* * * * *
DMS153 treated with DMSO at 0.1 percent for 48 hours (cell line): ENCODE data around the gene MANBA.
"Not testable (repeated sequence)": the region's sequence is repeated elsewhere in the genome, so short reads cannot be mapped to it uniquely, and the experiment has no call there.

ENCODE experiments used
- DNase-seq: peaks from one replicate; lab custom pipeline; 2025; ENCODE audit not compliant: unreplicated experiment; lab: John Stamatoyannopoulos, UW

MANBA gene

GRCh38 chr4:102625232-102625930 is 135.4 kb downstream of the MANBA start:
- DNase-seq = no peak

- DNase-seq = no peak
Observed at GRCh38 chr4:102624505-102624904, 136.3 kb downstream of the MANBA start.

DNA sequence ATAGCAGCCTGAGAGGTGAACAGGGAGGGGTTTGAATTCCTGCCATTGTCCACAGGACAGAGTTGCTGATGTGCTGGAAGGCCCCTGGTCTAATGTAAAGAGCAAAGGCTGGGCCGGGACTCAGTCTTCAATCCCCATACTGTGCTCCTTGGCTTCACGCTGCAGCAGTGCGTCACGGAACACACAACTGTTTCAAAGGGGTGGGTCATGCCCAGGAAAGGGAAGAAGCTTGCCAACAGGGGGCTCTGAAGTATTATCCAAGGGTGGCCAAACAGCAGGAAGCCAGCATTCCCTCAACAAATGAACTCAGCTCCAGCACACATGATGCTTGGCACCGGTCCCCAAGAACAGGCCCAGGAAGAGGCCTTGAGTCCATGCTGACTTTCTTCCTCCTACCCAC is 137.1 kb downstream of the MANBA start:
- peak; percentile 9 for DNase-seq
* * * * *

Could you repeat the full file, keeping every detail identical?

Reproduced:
DMS153 treated with DMSO at 0.1 percent for 48 hours (cell line): ENCODE data around the gene MANBA.
"Not testable (repeated sequence)": the region's sequence is repeated elsewhere in the genome, so short reads cannot be mapped to it uniquely, and the experiment has no call there.

ENCODE experiments used
- DNase-seq: peaks from one replicate; lab custom pipeline; 2025; ENCODE audit not compliant: unreplicated experiment; lab: John Stamatoyannopoulos, UW

MANBA gene

GRCh38 chr4:102625232-102625930 is 135.4 kb downstream of the MANBA start:
- DNase-seq = no peak

- DNase-seq = no peak
Observed at GRCh38 chr4:102624505-102624904, 136.3 kb downstream of the MANBA start.

DNA sequence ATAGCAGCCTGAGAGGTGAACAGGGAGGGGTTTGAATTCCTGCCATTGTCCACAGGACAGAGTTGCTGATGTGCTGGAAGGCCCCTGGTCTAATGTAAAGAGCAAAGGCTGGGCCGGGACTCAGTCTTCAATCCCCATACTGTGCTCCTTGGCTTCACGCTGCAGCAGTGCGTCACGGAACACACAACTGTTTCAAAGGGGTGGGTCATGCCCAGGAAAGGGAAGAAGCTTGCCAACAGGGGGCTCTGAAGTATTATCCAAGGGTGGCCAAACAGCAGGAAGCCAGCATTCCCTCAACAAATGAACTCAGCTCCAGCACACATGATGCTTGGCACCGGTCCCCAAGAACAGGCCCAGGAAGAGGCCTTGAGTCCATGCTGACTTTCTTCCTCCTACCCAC is 137.1 kb downstream of the MANBA start:
- peak; percentile 9 for DNase-seq